During the Autumn Statement last week, Mr Hammond shared his dilemma about fiscal stimulus: should he cut taxes or borrow to increase public spending?
He chose the latter. Tax cuts were very much off the agenda with no Osbornite big giveaway.
It is understandable that the government gives the impression that the tax HMRC collects is always less than what it expects to get. But there are plenty of cases where tax is due back to businesses and individuals, and releasing this overpaid tax back into the economy would be a simple way to create a fiscal stimulus. HMRC should speed up the issuing of tax repayments genuinely due.
In its annual report (July 2016), HMRC states that ‘repayments are a necessary part of tax administration’, and we agree. The issue is that HMRC’s custom and practice is to drag out the issuing of repayments based on their own internal parameters, which may or may not have a basis in law.
In its explanation of why repayments arise, HMRC refers to taxes being formally assessed. Major tax regimes, including income tax and corporation tax, have operated on a self-assessed basis for many years but in practice, our experience is that HMRC finds reasons to hold on to repayments rather than release the money.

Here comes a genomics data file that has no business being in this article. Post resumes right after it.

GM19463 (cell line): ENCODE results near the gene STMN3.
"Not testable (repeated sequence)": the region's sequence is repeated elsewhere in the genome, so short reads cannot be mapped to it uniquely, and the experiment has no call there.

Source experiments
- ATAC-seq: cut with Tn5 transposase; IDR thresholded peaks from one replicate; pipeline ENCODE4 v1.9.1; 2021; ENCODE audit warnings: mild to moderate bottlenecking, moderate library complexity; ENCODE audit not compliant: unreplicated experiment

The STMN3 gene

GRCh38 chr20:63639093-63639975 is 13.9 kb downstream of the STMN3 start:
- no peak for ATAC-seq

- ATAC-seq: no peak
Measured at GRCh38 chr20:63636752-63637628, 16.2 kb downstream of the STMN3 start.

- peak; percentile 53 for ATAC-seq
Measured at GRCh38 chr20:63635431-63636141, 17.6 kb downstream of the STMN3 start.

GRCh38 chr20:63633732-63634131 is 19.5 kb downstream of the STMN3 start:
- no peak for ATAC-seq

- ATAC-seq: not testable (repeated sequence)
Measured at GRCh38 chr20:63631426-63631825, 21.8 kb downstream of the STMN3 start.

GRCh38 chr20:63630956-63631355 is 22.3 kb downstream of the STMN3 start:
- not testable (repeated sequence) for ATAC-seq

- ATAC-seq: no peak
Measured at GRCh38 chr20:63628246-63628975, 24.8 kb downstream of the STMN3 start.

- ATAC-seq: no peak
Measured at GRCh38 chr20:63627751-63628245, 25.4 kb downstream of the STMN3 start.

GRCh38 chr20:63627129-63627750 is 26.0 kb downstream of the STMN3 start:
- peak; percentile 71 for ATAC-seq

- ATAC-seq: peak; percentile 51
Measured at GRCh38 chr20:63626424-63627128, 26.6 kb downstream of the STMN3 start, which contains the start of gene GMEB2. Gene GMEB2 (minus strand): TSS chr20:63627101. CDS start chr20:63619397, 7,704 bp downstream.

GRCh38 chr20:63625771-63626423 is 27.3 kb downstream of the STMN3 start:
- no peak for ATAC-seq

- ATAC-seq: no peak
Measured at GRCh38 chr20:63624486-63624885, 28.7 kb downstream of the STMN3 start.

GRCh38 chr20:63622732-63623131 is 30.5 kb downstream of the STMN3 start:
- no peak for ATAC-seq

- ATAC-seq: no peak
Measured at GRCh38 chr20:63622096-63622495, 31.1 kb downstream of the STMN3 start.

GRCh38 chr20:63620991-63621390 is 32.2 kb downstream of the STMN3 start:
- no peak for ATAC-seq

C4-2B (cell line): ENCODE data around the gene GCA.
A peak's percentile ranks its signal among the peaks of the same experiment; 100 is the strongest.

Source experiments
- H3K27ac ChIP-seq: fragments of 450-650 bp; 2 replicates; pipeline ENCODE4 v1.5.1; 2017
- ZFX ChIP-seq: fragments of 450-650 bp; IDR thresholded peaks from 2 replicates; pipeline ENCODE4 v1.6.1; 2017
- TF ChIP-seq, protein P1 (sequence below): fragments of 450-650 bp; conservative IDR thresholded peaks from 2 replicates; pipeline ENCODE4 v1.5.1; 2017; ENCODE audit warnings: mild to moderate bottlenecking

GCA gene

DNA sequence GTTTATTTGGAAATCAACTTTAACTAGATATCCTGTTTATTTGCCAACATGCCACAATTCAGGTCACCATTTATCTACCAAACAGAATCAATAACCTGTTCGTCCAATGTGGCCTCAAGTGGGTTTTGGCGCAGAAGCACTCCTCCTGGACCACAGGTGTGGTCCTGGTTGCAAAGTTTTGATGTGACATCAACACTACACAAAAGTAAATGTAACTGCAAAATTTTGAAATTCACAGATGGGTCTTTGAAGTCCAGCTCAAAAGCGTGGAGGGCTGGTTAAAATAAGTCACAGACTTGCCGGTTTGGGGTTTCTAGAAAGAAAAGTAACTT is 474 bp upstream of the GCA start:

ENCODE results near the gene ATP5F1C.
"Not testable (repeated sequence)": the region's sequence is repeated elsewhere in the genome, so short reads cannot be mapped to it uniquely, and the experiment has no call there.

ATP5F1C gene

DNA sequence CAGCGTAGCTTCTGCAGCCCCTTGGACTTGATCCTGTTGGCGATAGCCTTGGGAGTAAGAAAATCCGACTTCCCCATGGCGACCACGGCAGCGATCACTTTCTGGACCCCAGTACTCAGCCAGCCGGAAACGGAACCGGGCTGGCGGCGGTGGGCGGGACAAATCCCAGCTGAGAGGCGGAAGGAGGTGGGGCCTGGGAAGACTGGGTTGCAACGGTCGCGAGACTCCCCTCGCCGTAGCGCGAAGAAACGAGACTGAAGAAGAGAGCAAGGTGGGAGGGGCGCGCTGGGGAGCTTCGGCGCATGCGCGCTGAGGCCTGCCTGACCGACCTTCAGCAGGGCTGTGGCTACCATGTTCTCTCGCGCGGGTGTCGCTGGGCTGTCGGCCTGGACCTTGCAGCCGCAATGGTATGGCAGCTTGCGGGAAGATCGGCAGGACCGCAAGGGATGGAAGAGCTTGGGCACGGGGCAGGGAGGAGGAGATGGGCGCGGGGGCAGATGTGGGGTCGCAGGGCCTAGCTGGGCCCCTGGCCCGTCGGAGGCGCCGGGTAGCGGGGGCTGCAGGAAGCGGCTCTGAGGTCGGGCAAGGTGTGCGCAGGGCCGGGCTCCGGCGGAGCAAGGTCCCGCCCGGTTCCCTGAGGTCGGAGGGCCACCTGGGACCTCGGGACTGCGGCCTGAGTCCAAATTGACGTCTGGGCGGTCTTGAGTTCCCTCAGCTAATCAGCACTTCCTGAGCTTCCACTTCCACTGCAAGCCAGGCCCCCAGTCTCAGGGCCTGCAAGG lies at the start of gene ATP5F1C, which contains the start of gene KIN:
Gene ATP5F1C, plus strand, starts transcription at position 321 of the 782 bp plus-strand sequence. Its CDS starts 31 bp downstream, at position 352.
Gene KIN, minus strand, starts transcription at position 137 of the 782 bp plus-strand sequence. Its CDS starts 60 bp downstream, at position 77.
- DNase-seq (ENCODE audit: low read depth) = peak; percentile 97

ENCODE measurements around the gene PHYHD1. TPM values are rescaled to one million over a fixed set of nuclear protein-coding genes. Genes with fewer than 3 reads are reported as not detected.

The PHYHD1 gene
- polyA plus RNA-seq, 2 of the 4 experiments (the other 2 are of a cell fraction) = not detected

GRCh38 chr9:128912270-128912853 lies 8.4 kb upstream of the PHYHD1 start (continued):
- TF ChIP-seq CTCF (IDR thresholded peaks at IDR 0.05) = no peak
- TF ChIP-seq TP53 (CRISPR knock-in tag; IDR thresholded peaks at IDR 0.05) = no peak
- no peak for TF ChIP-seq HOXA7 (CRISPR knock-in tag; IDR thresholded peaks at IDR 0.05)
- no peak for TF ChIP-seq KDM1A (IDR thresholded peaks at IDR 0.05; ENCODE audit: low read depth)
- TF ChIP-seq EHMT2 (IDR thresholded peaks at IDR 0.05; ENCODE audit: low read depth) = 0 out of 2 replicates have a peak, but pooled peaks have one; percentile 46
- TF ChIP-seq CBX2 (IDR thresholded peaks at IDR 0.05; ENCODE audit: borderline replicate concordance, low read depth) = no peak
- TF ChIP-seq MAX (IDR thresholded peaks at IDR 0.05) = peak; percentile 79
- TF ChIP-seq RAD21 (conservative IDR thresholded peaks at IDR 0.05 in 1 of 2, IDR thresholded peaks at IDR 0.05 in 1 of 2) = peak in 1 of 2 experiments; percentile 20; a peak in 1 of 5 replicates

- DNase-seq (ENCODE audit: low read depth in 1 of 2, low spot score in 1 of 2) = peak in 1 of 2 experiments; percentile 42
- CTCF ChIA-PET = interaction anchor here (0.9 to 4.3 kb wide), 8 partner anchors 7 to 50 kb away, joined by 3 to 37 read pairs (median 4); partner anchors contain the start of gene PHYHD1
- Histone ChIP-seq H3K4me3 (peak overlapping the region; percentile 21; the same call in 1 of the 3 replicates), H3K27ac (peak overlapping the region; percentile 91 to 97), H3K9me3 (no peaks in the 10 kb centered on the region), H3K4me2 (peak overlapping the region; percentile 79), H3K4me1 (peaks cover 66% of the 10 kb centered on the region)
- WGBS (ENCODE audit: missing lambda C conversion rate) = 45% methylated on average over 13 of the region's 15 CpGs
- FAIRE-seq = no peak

The underlying amounts due back will in many cases be relatively small, although meaningful to the individuals involved. At the other extreme, the amounts at stake in the FII Group Litigation Order, a long-running dispute running through the European courts and back, are substantial and growing as the decades go by as the taxpayers keep winning on key issues – the latest last week - whilst HMRC keep appealing. If there were some way to resolve this case before its reputation surpasses that of Jarndyce v Jarndyce, that would surely be a good outcome and potentially create a fiscal stimulus.
For more information please get in touch with Rebecca Reading, or your usual RSM contact.